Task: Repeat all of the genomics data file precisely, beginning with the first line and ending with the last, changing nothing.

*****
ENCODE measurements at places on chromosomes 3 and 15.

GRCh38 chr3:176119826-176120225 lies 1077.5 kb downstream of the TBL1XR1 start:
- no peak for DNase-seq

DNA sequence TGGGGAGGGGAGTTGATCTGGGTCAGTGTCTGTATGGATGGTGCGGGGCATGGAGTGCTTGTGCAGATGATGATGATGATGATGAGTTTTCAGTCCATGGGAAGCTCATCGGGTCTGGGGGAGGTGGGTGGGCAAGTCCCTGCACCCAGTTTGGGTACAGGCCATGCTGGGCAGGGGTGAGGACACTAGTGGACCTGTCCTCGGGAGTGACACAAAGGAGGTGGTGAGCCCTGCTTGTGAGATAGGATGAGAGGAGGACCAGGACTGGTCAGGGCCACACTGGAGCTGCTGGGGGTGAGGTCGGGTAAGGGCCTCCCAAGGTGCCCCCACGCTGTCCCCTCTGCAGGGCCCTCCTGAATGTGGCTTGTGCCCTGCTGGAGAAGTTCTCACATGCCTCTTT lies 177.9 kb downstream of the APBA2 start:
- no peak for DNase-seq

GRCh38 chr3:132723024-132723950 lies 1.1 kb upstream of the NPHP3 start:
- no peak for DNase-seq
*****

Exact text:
ENCODE measurements at places on chromosomes 3 and 15.

GRCh38 chr3:176119826-176120225 lies 1077.5 kb downstream of the TBL1XR1 start:
- no peak for DNase-seq

DNA sequence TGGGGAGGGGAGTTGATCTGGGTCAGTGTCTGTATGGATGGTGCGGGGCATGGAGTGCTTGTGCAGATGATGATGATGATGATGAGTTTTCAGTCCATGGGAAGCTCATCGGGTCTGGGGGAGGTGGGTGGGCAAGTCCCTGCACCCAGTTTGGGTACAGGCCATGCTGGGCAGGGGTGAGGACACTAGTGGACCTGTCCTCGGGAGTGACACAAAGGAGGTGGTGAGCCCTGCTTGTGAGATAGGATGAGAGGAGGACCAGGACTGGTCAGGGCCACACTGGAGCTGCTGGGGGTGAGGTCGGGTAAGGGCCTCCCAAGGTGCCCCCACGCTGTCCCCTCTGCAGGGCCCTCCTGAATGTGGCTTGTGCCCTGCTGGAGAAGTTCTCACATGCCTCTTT lies 177.9 kb downstream of the APBA2 start:
- no peak for DNase-seq

GRCh38 chr3:132723024-132723950 lies 1.1 kb upstream of the NPHP3 start:
- no peak for DNase-seq